I think also of the Good Samaritan, whose care for the man lying on the side of the road felt extreme—extravagant, really. Yet the next day, like the others who didn’t stop, even the Samaritan had to continue on his way, bound by the demands of time and obligation. Presumably he was heading somewhere on business, walking along a road from Jerusalem to Jericho. Without minimizing the sacrifice of his actions, maybe there is another lesson here. Perhaps it was out of the margin of his time and resources—an extra day for travel or living below his means in order to have more to give—that he was free to stop and help (Luke 10:25-37).

“I think also of the Good Samaritan, whose care for the man lying on the side of the road felt extreme—extravagant, really.”
 

Here lies the simplicity—and the difficulty—of serving others from the edges of our lives: We have to know where the edges are.

This past summer, I planted two tomato plants next to the fence. After a wet spring and summer, both grew much larger than expected but were producing almost no fruit. At one point, I nearly pulled them up by the root. But then in the dry days of late summer, the fruit swelled and the vines grew heavy. And by the time the first frost arrived in early November, those two small plants had produced enough tomatoes to feed our family for weeks. It was a simple but profound lesson.

In my family, we’re learning that serving from the margins means we live below our means, avoid over-commitment, and hold onto our stuff with open hands. Partnering with others, we’re often surprised by how far our “extra” goes when added to the extra of the people around us. We give sacrificially at times, too. But generally, we serve by keeping our margins free so when needs arise, we can help meet them. And the real blessing of it all is that, time and again, we are awed by what God does with even the smallest of things.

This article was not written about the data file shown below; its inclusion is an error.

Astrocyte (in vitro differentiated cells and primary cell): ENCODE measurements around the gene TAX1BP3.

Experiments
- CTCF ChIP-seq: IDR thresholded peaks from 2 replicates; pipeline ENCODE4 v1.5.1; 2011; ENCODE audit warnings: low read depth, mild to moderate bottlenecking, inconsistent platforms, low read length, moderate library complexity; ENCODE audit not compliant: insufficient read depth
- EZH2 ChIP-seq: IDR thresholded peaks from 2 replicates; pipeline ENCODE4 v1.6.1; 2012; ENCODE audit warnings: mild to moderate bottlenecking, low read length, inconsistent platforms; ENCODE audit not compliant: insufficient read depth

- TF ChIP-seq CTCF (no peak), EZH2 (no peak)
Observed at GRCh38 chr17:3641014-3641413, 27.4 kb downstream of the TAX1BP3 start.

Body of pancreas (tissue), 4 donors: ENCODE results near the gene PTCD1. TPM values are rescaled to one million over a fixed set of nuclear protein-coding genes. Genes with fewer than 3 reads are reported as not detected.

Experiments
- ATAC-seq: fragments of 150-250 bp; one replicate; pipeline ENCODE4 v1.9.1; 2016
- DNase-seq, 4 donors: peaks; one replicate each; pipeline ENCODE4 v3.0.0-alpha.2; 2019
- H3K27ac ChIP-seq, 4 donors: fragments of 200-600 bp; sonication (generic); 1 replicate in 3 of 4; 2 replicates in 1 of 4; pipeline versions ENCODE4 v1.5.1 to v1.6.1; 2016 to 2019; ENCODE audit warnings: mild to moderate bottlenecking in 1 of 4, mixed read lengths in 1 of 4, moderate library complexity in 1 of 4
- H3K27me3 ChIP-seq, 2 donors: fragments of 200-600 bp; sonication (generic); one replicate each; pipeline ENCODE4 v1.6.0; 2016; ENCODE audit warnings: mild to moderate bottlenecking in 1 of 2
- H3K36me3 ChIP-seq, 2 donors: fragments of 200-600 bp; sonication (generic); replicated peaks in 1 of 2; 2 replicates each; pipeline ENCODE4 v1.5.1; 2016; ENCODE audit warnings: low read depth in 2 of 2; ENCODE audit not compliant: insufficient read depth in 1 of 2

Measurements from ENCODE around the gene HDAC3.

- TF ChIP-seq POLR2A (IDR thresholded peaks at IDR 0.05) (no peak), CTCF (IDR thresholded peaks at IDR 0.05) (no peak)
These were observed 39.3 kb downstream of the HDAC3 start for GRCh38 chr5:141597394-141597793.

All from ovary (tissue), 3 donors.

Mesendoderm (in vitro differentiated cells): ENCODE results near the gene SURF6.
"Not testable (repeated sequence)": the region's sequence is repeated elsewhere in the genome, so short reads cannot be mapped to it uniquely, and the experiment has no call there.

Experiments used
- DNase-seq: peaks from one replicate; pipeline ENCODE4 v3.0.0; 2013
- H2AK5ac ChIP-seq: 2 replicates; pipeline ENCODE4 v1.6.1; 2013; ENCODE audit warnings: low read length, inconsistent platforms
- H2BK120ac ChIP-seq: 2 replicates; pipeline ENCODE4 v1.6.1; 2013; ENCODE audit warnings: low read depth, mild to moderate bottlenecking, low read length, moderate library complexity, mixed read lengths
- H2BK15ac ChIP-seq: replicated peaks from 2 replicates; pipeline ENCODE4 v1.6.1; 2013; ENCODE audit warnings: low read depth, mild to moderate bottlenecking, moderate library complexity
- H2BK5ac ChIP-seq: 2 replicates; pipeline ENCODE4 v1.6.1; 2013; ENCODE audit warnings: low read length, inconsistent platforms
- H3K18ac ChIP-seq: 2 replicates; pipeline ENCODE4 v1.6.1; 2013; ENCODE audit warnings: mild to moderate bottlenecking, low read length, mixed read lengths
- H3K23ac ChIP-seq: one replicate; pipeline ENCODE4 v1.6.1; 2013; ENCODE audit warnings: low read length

Illustration by Adam Cruft

Related Topics:  Giving

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What happens to my notes

9 Now when you reap the harvest of your land, you shall not reap to the very corners of your field, nor shall you gather the gleanings of your harvest.

10 Nor shall you glean your vineyard, nor shall you gather the fallen fruit of your vineyard; you shall leave them for the needy and for the stranger. I am the LORD your God.

1 Now Naomi had a kinsman of her husband, a man of great wealth, of the family of Elimelech, whose name was Boaz.

2 And Ruth the Moabitess said to Naomi, Please let me go to the field and glean among the ears of grain after one in whose sight I may find favor." And she said to her, Go, my daughter."

3 So she departed and went and gleaned in the field after the reapers; and she happened to come to the portion of the field belonging to Boaz, who was of the family of Elimelech.

4 Now behold, Boaz came from Bethlehem and said to the reapers, May the LORD be with you." And they said to him, May the LORD bless you."

5 Then Boaz said to his servant who was in charge of the reapers, Whose young woman is this?"

6 The servant in charge of the reapers replied, She is the young Moabite woman who returned with Naomi from the land of Moab.

7 And she said, `Please let me glean and gather after the reapers among the sheaves.' Thus she came and has remained from the morning until now; she has been sitting in the house for a little while."

8 Then Boaz said to Ruth, Listen carefully, my daughter. Do not go to glean in another field; furthermore, do not go on from this one, but stay here with my maids.

9 Let your eyes be on the field which they reap, and go after them. Indeed, I have commanded the servants not to touch you. When you are thirsty, go to the water jars and drink from what the servants draw."

10 Then she fell on her face, bowing to the ground and said to him, Why have I found favor in your sight that you should take notice of me, since I am a foreigner?"

11 Boaz replied to her, All that you have done for your mother-in-law after the death of your husband has been fully reported to me, and how you left your father and your mother and the land of your birth, and came to a people that you did not previously know.